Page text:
Wayne Chiang Wan-an, the ostensible great-grandson of Chiang Kai-shek who was sworn in as mayor of Taipei City late last month, is the latest scion of an Asian political dynasty to assume public office.
From President Ferdinand Marcos Jr. in the Philippines to Hun Manet, the son of longtime leader Hun Sen, in Cambodia and even Aung San Suu Kyi in Myanmar, second, third and even fourth generation legacies wield major political influence across the region.
Analysts say Chiang Wan-an cuts a slightly different image from other dynastic politicians as a young, moderate and American-educated member of the Nationalist Party (KMT), who worked as a corporate lawyer in Palo Alto, California, focusing on venture capital before entering politics more than a decade ago.
The new mayor did not respond to Voice of America’s request for comment.
Where other politicians in Asia have used their family names to their advantage, Chiang Wan-an’s has been a “double edged sword,” said Hsiao-ting Lin, a research fellow and curator of the Modern China and Taiwan Collection at the Hoover Institution. In the recent mayoral election, Chiang downplayed his family ties, he said.
“He wants to demonstrate that he was able to win the election by telling people he has the capability to be a mayor rather than under the huge umbrella of the Chiang dynasty,” Lin told VOA.
Whether or not his connection to the former leaders of Taiwan, formally known as the Republic of China, is bona fide is another matter. Chiang Wan-an’s dynastic claims come from his father, legislator Chiang Hsiao-yen, who claims to be the illegitimate son of Chiang Kai-shek’s only son, Chiang Ching-kuo.
The main branch of the Chiang family has recognized neither father nor son, but the association helped Chiang Hsiao-yen climb the ranks of Taiwan’s foreign service and the KMT in the 1980s and 1990s.
Since democratization in the mid 1990s, both the Chiang legacy and that of the KMT have been reassessed in a more negative light, but both still hold sway over families who fled from China in the 1940s with the exiled Republic of China government.
Chiang Ching-kuo, who ruled Taiwan from the late 1970s until his death in 1988, is remembered somewhat more favorably than his authoritarian father for lifting martial law and leading Taiwan through its economic boom of the 1970s and 1980s.
Other Taiwanese, however, remember him better for leading Taiwan’s secret police in the 1950s and 1960s.
Separating contemporary politicians from their family legacies is a complicated task and one that some countries are more willing to do than others, said James Lin, an adjunct assistant professor at the University of Washington who specializes in Taiwan’s history.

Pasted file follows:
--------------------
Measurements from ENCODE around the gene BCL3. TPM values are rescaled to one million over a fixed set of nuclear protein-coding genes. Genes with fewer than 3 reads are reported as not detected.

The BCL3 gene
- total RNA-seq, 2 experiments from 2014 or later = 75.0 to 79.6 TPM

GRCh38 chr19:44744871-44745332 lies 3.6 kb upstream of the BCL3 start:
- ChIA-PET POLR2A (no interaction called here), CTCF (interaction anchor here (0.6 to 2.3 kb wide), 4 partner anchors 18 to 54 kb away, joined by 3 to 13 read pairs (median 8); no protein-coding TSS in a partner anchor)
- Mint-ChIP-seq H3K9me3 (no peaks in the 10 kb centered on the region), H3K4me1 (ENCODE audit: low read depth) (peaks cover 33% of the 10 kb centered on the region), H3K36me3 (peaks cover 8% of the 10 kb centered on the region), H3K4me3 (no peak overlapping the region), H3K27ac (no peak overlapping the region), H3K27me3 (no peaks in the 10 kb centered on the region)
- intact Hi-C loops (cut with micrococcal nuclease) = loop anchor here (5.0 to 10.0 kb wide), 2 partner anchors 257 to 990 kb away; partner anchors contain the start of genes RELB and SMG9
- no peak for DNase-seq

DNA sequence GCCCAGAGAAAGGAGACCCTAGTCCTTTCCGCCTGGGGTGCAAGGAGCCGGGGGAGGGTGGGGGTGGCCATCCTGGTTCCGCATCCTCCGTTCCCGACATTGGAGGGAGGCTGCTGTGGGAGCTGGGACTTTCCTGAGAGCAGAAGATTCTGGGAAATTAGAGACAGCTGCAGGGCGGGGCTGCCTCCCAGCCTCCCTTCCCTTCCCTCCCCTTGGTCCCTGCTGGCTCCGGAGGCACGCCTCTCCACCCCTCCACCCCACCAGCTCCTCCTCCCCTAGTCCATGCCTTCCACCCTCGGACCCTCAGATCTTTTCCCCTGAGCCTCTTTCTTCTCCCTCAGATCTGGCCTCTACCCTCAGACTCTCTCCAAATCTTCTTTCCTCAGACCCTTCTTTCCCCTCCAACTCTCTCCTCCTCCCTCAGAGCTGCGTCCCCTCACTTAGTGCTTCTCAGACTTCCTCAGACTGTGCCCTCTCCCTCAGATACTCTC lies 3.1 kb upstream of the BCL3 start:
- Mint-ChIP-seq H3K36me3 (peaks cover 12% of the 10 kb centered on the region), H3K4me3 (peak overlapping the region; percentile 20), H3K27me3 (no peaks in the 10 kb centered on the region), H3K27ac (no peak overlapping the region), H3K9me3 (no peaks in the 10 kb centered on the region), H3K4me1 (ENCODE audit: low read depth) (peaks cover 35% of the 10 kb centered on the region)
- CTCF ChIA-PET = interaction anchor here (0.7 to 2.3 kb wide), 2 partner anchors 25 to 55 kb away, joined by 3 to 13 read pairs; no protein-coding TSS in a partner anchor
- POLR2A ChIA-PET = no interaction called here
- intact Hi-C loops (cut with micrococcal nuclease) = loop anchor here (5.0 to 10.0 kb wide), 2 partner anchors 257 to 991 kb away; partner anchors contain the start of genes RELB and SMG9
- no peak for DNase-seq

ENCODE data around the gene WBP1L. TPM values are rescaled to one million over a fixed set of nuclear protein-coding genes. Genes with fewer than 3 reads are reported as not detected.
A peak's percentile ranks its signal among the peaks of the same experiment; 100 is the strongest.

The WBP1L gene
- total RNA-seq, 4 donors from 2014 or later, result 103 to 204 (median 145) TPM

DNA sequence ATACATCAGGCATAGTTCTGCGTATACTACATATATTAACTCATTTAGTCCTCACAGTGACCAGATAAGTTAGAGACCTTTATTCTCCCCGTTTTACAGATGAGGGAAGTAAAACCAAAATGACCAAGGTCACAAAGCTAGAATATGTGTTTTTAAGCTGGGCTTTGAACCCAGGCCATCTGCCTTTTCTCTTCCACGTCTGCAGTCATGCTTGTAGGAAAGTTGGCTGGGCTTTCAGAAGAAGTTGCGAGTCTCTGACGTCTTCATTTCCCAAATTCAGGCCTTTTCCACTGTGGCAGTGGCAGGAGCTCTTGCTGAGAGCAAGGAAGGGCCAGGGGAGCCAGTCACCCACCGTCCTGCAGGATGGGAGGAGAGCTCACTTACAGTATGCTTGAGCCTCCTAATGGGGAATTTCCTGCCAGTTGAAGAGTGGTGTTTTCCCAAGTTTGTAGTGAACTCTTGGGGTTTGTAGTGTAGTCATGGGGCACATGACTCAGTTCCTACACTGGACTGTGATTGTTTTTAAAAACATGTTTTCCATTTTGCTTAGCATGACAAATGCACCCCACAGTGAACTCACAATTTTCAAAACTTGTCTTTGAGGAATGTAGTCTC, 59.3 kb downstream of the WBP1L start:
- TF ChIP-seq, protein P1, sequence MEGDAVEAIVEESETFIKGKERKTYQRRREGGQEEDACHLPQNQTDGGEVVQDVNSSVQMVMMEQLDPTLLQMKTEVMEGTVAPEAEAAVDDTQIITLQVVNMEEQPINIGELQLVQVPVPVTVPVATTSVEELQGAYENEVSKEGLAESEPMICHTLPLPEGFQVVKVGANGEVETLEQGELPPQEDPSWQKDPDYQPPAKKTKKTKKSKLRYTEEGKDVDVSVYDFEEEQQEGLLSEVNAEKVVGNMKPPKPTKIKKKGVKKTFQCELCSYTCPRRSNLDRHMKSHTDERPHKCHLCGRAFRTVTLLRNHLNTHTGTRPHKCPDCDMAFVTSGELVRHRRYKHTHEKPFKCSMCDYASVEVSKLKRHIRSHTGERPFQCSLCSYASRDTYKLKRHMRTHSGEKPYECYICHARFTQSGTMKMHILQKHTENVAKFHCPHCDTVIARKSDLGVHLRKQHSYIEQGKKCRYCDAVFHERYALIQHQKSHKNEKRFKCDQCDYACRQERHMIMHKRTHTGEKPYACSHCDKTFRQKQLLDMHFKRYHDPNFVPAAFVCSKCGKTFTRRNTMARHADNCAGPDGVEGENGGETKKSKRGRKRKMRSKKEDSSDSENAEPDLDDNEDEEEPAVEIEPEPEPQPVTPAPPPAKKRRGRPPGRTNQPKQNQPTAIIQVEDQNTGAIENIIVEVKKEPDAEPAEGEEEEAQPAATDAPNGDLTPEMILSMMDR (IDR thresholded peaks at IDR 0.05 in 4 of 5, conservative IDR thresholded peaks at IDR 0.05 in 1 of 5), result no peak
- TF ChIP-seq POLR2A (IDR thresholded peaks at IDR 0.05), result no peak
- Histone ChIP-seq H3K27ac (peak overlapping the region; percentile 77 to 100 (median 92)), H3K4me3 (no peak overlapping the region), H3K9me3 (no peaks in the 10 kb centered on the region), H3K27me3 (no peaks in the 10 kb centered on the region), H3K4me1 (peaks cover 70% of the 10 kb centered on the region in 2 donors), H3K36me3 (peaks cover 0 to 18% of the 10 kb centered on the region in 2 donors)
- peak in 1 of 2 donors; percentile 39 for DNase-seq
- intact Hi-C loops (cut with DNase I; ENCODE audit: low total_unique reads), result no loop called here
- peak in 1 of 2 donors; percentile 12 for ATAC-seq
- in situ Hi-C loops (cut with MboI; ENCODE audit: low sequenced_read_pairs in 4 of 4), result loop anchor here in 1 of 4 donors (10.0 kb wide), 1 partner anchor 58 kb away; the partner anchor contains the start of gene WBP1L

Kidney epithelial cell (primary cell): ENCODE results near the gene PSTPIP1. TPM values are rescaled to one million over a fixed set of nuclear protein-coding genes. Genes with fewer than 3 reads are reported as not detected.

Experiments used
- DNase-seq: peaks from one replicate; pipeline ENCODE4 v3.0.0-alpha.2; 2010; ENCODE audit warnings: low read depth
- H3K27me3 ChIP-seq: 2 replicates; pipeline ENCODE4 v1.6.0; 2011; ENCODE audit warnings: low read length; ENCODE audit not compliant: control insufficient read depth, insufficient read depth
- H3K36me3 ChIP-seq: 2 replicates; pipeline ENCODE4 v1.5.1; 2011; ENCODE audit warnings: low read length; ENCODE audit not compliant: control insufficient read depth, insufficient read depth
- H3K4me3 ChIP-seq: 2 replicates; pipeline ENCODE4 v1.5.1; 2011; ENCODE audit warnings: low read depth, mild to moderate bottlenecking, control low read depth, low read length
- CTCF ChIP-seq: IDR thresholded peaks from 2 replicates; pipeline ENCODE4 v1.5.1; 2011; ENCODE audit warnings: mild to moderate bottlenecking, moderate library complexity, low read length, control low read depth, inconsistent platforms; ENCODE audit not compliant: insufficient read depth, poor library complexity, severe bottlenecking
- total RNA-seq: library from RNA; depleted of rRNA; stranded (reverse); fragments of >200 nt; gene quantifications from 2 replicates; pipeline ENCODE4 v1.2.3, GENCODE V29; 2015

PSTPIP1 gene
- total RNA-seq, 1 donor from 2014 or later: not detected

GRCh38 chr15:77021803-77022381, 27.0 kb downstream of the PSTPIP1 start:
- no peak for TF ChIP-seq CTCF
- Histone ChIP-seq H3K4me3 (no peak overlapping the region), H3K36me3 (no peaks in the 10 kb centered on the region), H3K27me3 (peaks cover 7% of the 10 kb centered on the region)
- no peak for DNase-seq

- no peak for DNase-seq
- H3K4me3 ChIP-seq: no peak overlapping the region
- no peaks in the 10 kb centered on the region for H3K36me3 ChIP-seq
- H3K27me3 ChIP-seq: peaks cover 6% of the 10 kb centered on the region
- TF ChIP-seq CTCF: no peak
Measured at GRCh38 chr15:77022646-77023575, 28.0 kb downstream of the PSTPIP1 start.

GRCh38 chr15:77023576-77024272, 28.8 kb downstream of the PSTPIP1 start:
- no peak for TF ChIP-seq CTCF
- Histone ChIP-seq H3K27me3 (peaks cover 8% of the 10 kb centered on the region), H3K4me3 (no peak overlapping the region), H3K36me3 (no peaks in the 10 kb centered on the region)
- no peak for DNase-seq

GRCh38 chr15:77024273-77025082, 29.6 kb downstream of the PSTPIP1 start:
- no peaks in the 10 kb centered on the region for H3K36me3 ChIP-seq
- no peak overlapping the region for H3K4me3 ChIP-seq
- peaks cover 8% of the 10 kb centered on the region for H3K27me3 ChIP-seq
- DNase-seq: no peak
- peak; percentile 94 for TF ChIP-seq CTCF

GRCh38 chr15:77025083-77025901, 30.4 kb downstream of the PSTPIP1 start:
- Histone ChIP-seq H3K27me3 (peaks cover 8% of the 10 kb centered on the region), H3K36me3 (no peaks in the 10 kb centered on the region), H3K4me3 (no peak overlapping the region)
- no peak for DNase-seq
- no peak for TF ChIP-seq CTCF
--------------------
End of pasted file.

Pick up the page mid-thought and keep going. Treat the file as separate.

Voters have looked past those ties in Asian countries like the Philippines, where the Marcos family was restored to power after former President Ferdinand Marcos had been forced into exile in the 1980s, and South Korea, where voters elected the daughter of former dictator Park Chung-hee as president in 2012.
“The generation that saw democracy [emerge in Taiwan] soundly rejected the Chiang family, but maybe with time that memory has begun to fade away. I think that may be a case for the Philippines and South Korea,” Lin said. “But I don’t think in Taiwan it has faded away because young people are educated about the martial law period.”
Chiang Wan-an’s relative youth at age 44, however, has helped to set him apart from both his family baggage and the political burden of supporting unification with China, said the Hoover Institution’s Lin.
This long-term KMT goal is supported by only a very small minority of older party members, but disavowing in public is still a dangerous proposition for fear of angering Beijing, which claims Taiwan as a province.
Instead, younger party members have quietly sidestepped the issue and the party’s official support for the so-called “1992 Consensus” between Beijing and Taipei, which says there is “one China” but leaves unsaid which government should lead it.
Dennis Lu-Chung Weng, a former Taiwanese journalist and political scientist at Houston State University in Texas, said he suspected many young KMT members secretly support Taiwanese independence or view the democracy as de facto independent already, much in line with the greater Taiwanese public.
“The KMT has a big generational gap. The senior people in the KMT … believe that reunification with China is the only way. But the younger generation like Chiang wan-an and people under 50, including the former [KMT] chairman Chiang Chi-chen, are pro-Taiwan,” Weng said.
In the rigidly hierarchical KMT, however, it will be many years before the younger generation takes control of the party, he said, not unlike how the Chinese Communist Party is structured.
Whether Chiang Wan-an can ascend to party leadership will first depend on his track record as mayor of Taipei City. The new mayor has experience as a legislator, but he must now show whether or not he can handle “daily executive power,” Weng said, and the day-to-day grind of leadership.
As mayor of Taiwan’s fourth largest city, he will face some politically thorny issues, including the future of Chiang Kai-shek Memorial Hall, a monument erected in the late 1970s to honor the former president.
Since democratization, hundreds if not thousands of statues of Chiang Kai-shek have been taken down across Taiwan, but the memorial remains as a popular tourist hotspot and iconic Taipei building. Some Taiwanese, however, want the statue removed.
If Chiang Wan-an can survive without any major political scandals, experts say Taiwanese could see him on a national ballot in the future – but analysts say not for at least eight to 12 years. The Chiang name can carry him far with some Taiwanese voters, they say, but it cannot carry him alone.